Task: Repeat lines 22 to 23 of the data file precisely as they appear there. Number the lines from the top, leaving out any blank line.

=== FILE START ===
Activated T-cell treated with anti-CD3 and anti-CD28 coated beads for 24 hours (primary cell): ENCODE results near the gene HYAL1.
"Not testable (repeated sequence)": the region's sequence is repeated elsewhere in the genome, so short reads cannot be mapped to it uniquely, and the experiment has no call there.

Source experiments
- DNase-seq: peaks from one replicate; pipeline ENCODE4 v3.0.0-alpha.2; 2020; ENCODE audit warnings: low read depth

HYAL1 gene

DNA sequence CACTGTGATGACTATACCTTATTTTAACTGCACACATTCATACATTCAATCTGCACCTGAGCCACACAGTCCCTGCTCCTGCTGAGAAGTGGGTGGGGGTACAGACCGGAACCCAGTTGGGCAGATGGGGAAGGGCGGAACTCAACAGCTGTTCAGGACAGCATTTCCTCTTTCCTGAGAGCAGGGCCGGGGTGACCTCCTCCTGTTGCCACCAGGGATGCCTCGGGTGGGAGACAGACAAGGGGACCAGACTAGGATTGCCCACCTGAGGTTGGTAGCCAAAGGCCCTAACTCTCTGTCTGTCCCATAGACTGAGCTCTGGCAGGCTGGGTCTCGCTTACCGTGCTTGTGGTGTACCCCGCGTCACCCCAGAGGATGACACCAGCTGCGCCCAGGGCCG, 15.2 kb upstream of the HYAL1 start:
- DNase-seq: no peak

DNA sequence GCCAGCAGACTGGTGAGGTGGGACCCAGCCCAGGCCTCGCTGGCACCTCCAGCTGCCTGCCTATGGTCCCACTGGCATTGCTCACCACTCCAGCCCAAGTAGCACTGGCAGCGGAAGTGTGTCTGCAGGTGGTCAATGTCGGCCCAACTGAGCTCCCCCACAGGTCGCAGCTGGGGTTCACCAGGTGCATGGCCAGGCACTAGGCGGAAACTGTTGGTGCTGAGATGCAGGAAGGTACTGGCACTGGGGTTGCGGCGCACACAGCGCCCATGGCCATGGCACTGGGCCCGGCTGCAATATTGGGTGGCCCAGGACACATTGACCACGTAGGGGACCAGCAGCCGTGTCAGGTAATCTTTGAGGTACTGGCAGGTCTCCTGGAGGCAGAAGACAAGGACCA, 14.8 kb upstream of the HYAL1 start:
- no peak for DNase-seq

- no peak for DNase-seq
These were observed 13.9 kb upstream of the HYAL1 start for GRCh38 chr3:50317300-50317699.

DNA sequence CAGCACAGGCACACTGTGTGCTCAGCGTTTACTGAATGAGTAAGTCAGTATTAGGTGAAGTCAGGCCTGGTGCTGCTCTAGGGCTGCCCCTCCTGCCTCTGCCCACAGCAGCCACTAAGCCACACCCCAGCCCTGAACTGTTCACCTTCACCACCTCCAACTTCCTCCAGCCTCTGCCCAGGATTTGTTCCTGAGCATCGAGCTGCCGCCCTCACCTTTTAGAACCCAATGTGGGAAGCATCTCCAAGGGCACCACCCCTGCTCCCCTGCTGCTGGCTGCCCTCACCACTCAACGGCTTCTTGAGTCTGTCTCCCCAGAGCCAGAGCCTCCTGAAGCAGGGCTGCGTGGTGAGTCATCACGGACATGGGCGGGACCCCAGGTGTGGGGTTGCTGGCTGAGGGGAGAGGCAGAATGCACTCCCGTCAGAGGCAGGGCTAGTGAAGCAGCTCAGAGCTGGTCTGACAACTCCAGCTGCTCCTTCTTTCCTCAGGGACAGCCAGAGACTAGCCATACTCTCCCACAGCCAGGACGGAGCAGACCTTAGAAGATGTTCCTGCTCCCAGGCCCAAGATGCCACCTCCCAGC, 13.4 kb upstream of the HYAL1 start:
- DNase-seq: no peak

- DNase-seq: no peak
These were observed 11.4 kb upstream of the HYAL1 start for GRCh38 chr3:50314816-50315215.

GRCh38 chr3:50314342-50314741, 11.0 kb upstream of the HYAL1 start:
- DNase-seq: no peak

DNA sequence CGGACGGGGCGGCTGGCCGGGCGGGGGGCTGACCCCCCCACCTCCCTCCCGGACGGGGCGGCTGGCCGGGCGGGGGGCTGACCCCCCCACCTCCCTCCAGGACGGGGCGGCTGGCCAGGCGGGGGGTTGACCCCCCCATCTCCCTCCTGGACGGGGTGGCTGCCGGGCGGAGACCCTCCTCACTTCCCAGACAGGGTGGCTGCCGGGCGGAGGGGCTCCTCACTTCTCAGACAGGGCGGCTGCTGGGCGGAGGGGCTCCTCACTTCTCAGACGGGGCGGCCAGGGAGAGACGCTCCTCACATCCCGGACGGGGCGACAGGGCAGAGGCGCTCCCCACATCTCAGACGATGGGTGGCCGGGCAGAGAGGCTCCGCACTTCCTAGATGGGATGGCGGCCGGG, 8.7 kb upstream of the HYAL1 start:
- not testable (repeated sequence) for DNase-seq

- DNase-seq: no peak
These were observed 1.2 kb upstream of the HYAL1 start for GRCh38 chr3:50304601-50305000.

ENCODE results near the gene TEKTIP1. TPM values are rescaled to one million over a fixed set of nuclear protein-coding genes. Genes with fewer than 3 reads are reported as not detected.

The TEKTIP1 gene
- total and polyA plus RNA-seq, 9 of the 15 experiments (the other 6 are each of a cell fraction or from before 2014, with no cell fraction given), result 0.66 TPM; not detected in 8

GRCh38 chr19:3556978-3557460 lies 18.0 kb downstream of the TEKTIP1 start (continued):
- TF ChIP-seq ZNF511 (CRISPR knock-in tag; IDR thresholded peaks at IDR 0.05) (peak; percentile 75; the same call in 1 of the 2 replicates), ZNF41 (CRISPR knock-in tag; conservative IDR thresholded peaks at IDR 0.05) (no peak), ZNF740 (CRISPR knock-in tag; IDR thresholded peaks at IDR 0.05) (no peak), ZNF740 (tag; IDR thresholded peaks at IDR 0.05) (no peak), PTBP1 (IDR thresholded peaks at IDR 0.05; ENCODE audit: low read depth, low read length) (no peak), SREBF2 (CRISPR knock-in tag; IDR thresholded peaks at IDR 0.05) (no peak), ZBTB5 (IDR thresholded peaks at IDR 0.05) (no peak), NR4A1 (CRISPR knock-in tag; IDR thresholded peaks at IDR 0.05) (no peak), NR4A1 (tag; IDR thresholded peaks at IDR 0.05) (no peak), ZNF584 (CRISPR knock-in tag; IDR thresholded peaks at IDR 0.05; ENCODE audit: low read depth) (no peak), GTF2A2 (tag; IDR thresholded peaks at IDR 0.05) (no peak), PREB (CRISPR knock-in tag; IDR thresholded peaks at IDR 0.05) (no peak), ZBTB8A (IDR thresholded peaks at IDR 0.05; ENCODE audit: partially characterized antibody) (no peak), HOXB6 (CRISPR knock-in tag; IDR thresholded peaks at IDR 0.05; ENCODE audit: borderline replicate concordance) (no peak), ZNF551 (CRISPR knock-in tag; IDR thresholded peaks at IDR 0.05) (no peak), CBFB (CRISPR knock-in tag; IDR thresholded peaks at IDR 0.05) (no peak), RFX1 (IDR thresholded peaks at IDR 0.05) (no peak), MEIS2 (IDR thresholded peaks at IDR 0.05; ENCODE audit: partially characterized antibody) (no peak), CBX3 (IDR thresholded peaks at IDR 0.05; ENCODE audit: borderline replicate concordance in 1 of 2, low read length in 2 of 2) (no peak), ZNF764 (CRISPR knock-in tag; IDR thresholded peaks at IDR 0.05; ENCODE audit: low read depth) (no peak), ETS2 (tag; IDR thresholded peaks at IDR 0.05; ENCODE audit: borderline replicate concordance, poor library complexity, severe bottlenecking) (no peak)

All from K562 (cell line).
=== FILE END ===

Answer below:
ENCODE results near the gene TEKTIP1. TPM values are rescaled to one million over a fixed set of nuclear protein-coding genes. Genes with fewer than 3 reads are reported as not detected.

The TEKTIP1 gene